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Genetic diversity of a successful colonizer: isolated populations of Metrioptera roeselii regain variation at an unusually rapid rate

Kanuch, Peter and Berggren, Åsa and Lundhagen, Anna (2014). Genetic diversity of a successful colonizer: isolated populations of Metrioptera roeselii regain variation at an unusually rapid rate. Ecology and evolution. 4:7, 1117-1126
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Official URL: http://dx.doi.org/10.1002/ece3.1005

Abstract

Newly founded isolated populations need to overcome detrimental effects of low genetic diversity. The establishment success of a population may therefore depend on various mechanisms such as assortative mating, purging of deleterious alleles, creation of new mutations and/or repeated inflow of new genotypes to reduce the effects of inbreeding and further loss of genetic variation. We compared the level of genetic variation in introduced populations of an insect species (Metrioptera roeselii) far beyond its natural distribution with levels found in their respective founder populations and coupled the data with timing since establishment. This allowed us to analyze if the introduced populations showed signs of temporal changes in genetic variation and have made it possible to evaluate underlying mechanisms. For this, we used neutral genetic markers, seven microsatellite loci and a 676-bp-long sequence of the mtDNA COI gene. All tested indices (allelic richness, unbiased expected heterozygosity, effective size, haplotype diversity, and nucleotide diversity) except inbreeding coefficient had significantly higher values in populations within the founding populations inside the continuous area of the species distribution compared with the introduced populations. A logarithmic model showed a significant correlation of both allelic richness and unbiased expected heterozygosity with age of the isolated populations. Considering the species' inferred colonization history and likely introduction pathways, we suggest that multiple introductions are the main mechanism behind the temporal pattern observed. However, we argue that influences of assortative mating, directional selection, and effects of an exceptional high intrapopulation mutation rate may have impacts. The ability to regain genetic diversity at this level may be one of the main reasons why M.roeselii successfully continue to colonize northern Europe.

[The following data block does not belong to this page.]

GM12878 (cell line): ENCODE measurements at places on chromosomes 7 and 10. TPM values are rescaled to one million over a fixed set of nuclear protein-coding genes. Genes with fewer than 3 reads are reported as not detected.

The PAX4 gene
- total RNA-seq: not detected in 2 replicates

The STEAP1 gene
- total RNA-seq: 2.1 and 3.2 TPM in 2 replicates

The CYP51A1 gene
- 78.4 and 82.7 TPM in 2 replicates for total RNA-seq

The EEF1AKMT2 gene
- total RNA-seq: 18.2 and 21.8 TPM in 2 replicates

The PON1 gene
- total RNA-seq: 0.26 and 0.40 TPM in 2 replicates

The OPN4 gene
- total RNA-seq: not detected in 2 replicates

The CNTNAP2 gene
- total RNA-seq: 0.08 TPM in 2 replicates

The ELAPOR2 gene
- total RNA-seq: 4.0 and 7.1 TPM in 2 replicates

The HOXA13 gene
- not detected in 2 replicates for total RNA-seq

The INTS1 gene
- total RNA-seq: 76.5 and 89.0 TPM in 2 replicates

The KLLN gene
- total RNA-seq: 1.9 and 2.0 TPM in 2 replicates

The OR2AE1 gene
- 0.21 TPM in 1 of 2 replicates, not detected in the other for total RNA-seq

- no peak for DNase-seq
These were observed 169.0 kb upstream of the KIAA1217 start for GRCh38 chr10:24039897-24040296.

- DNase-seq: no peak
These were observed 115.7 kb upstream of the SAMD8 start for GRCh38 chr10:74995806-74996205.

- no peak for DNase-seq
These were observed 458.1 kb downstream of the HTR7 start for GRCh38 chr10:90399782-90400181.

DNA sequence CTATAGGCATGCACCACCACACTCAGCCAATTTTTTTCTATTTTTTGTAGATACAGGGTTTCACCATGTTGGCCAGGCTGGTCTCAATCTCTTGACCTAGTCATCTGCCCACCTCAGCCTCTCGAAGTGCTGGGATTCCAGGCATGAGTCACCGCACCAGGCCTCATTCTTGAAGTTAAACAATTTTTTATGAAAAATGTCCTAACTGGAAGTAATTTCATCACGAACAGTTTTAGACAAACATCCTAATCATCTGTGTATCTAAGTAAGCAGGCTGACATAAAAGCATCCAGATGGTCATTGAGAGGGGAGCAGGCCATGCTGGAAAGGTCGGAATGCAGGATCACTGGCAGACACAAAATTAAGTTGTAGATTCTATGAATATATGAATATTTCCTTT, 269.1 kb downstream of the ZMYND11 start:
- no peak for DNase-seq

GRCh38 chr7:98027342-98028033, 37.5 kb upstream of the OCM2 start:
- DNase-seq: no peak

Authors/Creators:Kanuch, Peter and Berggren, Åsa and Lundhagen, Anna
Title:Genetic diversity of a successful colonizer: isolated populations of Metrioptera roeselii regain variation at an unusually rapid rate
Series/Journal:Ecology and evolution (2045-7758)
Year of publishing :2014
Volume:4
Number:7
Page range:1117-1126
Number of Pages:10
Publisher:Wiley Online Library, John Wiley & Sons Ltd.
ISSN:2045-7758
Language:English
Publication Type:Journal article
Refereed:Yes
Article category:Scientific peer reviewed
Version:Published version
Full Text Status:Public
Agris subject categories.:L Animal production > L20 Animal ecology
X Agricola extesions > X30 Life sciences
Subjects:(A) Swedish standard research categories 2011 > 1 Natural sciences > 106 Biological Sciences (Medical to be 3 and Agricultural to be 4) > Ecology
(A) Swedish standard research categories 2011 > 1 Natural sciences > 106 Biological Sciences (Medical to be 3 and Agricultural to be 4) > Genetics (medical genetics to be 30107 and agricultural genetics to be 40402)
(A) Swedish standard research categories 2011 > 1 Natural sciences > 106 Biological Sciences (Medical to be 3 and Agricultural to be 4) > Evolutionary Biology
Agrovoc terms:Orthoptera, gene flow, invasive species
Keywords:Bottleneck, founder effect, gene flow, invasiveness, Orthoptera, temporal change
URN:NBN:urn:nbn:se:slu:epsilon-e-2162
Permanent URL:
http://urn.kb.se/resolve?urn=urn:nbn:se:slu:epsilon-e-2162
Additional ID:
Type of IDID
Web of Science (WoS)000333809000021
DOI10.1002/ece3.1005
ID Code:11555
Faculty:NJ - Fakulteten för naturresurser och jordbruksvetenskap
Department:(NL, NJ) > Dept. of Ecology
(S) > Dept. of Ecology
Deposited By: SLUpub Connector
Deposited On:13 Jan 2015 10:23
Metadata Last Modified:17 Apr 2015 10:20

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